Could someone please help me understand this equation? - diyAudio
Go Back   Home > Forums > Amplifiers > Tubes / Valves

Tubes / Valves All about our sweet vacuum tubes :) Threads about Musical Instrument Amps of all kinds should be in the Instruments & Amps forum

Please consider donating to help us continue to serve you.

Ads on/off / Custom Title / More PMs / More album space / Advanced printing & mass image saving
Reply
 
Thread Tools Search this Thread
Old 30th April 2003, 08:53 PM   #1
diyAudio Member
 
Join Date: Sep 2002
Location: Oregon, USA
Default Could someone please help me understand this equation?

I got my Morgan Jones book yesterday, and between that and the Tubecad site (and trying to remember Thevenin's theorem from my college classes), I'm pretty confused. The equation is here: http://www.tubecad.com/articles_2003...ier/page5.html. It calculates a cathode bias resistor, and it says:

Quote:
The formula for determining the cathode resistor's value (in the absence of a plate resistor) is a simple one:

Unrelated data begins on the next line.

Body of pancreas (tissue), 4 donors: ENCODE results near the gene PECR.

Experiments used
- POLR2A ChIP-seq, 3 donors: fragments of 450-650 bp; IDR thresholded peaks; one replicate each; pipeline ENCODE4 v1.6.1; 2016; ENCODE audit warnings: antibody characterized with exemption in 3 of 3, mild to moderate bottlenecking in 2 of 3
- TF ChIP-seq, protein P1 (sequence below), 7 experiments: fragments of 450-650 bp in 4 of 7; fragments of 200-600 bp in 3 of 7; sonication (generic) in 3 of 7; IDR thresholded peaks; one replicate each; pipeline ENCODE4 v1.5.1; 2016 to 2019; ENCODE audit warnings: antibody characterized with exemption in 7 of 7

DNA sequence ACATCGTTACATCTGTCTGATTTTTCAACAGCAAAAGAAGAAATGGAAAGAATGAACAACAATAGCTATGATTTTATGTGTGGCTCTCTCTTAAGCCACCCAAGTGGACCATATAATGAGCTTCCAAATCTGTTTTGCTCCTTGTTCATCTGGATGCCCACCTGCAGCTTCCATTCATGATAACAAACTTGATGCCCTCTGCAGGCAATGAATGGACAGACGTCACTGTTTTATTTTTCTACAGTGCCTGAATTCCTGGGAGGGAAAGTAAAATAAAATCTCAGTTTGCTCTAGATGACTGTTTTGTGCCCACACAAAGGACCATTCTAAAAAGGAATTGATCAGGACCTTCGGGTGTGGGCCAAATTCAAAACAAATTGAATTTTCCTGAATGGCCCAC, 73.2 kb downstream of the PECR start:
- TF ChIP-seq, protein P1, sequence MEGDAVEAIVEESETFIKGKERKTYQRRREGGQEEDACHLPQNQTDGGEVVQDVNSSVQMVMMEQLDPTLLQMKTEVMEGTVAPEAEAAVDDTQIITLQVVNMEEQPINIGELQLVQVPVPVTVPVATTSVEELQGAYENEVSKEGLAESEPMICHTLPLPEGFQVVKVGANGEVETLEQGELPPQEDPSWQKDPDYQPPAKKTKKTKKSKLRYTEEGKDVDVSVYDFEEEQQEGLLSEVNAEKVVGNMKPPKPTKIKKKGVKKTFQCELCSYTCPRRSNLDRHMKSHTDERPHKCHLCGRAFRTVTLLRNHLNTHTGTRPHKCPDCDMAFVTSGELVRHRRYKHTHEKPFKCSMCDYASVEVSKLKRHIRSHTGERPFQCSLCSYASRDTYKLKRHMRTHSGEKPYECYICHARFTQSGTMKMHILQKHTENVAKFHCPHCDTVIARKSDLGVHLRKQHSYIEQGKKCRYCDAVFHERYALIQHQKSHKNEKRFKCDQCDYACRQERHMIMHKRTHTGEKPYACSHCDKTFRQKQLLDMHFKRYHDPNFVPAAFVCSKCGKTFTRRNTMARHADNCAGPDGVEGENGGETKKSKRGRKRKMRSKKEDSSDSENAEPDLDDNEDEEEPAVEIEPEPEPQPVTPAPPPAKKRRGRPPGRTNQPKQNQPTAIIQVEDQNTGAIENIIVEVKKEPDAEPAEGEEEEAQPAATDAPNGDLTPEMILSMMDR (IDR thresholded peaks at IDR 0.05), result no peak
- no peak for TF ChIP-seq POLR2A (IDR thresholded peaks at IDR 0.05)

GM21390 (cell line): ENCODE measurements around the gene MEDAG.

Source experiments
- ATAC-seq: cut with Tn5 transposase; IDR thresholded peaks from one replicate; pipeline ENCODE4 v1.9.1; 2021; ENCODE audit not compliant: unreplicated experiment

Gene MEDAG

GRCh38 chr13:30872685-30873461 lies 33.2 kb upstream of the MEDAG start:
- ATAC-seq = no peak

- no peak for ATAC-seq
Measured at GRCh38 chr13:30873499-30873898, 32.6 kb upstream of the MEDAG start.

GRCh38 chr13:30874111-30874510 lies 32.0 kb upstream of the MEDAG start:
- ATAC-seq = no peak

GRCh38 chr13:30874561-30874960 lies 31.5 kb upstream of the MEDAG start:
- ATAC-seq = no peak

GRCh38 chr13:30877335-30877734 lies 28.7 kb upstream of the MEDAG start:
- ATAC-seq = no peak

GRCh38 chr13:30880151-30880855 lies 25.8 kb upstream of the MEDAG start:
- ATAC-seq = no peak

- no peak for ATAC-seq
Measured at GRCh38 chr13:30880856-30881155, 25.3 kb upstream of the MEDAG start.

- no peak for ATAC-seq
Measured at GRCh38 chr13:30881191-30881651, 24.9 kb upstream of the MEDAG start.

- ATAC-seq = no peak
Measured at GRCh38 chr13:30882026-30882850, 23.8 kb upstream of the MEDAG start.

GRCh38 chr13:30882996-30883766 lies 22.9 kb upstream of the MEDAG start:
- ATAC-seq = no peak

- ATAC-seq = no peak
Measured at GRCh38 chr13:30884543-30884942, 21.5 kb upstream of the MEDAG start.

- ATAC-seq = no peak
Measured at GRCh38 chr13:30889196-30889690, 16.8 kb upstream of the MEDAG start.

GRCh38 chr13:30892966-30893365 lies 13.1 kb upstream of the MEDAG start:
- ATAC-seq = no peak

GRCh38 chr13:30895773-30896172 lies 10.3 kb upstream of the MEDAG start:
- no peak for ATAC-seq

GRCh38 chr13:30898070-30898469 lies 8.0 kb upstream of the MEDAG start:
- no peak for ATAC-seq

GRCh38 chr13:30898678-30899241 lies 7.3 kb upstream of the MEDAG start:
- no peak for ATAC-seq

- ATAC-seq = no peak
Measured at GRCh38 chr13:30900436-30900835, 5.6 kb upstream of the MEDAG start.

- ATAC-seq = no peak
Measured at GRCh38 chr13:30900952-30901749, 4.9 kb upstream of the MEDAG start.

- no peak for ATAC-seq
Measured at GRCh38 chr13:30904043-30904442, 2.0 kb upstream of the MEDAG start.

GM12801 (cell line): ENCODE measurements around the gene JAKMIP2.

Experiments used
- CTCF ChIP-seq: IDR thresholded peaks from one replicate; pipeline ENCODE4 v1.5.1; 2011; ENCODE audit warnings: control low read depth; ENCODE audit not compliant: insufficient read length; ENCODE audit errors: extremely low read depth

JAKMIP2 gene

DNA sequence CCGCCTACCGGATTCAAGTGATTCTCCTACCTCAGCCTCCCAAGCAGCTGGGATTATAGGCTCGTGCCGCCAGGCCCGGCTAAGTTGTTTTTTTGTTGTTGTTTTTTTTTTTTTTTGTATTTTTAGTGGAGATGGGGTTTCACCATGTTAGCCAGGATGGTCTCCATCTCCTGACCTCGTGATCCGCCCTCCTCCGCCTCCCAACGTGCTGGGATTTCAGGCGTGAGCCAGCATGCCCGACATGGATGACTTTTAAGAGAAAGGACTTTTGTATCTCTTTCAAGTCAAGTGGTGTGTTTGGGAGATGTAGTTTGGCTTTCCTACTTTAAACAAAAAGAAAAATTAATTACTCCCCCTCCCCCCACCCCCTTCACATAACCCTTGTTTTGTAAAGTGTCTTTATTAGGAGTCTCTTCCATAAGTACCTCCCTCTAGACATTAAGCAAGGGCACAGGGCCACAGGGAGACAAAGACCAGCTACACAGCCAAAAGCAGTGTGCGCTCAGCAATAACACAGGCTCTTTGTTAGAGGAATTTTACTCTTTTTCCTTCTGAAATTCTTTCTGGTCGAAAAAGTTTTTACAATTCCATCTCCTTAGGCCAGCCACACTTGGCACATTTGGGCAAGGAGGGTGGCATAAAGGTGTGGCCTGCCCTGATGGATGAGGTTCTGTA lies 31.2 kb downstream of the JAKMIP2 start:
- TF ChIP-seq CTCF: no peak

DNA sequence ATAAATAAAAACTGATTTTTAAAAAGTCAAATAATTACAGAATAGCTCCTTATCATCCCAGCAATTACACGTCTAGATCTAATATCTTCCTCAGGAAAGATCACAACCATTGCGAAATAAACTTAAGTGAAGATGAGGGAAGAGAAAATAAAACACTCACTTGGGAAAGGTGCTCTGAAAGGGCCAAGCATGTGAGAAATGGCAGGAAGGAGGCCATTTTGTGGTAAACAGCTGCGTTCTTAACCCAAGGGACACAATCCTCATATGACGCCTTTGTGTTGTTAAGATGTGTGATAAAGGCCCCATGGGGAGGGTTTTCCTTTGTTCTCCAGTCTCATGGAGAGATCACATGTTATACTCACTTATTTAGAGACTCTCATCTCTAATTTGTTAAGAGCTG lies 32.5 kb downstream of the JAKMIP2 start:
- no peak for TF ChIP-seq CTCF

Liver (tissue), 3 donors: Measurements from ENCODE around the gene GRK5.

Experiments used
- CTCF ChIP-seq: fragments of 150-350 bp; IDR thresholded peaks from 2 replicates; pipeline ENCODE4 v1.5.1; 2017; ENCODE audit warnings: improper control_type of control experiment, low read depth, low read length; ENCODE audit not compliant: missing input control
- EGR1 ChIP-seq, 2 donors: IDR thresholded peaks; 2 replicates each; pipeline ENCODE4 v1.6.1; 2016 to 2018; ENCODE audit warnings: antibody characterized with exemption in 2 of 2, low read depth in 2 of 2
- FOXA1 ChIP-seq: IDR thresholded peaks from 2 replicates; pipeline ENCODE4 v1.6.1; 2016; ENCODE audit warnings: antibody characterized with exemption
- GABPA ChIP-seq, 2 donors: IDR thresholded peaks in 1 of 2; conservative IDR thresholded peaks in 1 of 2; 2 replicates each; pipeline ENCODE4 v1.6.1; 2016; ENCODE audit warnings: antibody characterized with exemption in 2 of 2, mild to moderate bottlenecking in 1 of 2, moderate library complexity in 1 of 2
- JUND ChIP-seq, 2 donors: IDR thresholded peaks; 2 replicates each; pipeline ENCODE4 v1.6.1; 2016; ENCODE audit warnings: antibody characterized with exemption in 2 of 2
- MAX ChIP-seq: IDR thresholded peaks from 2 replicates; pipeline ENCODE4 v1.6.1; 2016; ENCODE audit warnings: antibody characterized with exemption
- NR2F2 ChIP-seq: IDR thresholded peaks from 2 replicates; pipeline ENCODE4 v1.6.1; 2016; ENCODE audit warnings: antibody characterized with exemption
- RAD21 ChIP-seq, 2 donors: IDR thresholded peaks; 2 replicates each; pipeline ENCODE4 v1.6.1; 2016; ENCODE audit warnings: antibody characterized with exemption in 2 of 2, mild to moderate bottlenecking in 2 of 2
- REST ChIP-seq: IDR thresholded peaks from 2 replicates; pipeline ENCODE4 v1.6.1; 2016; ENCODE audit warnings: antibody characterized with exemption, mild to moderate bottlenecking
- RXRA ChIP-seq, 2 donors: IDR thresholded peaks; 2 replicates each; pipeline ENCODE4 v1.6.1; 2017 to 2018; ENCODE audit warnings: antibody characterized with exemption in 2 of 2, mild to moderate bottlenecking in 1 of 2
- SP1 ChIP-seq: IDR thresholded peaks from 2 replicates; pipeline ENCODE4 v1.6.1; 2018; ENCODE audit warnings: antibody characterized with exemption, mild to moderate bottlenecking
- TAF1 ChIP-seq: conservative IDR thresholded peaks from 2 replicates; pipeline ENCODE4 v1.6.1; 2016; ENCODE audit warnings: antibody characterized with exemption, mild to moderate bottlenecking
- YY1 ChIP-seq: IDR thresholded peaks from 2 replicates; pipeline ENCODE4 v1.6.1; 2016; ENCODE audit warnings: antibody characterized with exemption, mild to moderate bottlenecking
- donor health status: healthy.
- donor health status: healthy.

Click the image to open in full size.

where, Rk equals the cathode resistor; Vb, the B+ voltage; Iq, the desired idle current; rp, the plate resistance; and mu, the triode's amplification factor.
How do we get to that expression? Vb seems to be a constant, so the voltage at the cathode, Iq.Rk = Vb - (drop inside the tube), which is Iq.rp (assuming rp is for AC as well as DC resistance, which he says it's sometimes used interchangably for). This gives me Rk = Vb/Iq - rp, with no mu + 1. I've seen mu + 1 come in when the grid is grounded (either for real or my shorting the voltage source driving the grid while "Thevenising") - so if we're considering AC/dynamic conditions, for a change /\Vk (delta Vk), the grid-cathode difference also goes up by /\Vk, so the plate voltage changes by (mu + 1)./\Vk. But Vb is a constant. And that's where I get lost and don't know how to proceed.

I thought you picked a cathode bias resistor by looking at your operating point. You want current Iq, to get that you need the cathode to be a specific voltage Vg-k above the (grounded) grid, so Rk = Vg-k/Iq.

Any help would be most appreciated.

Thanks,
Saurav
  Reply With Quote
Old 30th April 2003, 09:28 PM   #2
diyAudio Member
 
Join Date: Jun 2002
Location: Denver, CO
Default I'll try to help

but you must realize that I am a total newbie.

Pick your operating point, say 250v at 40 ma. That point will be somewhere on your loadline at some intersection with a grid bias, say -10v.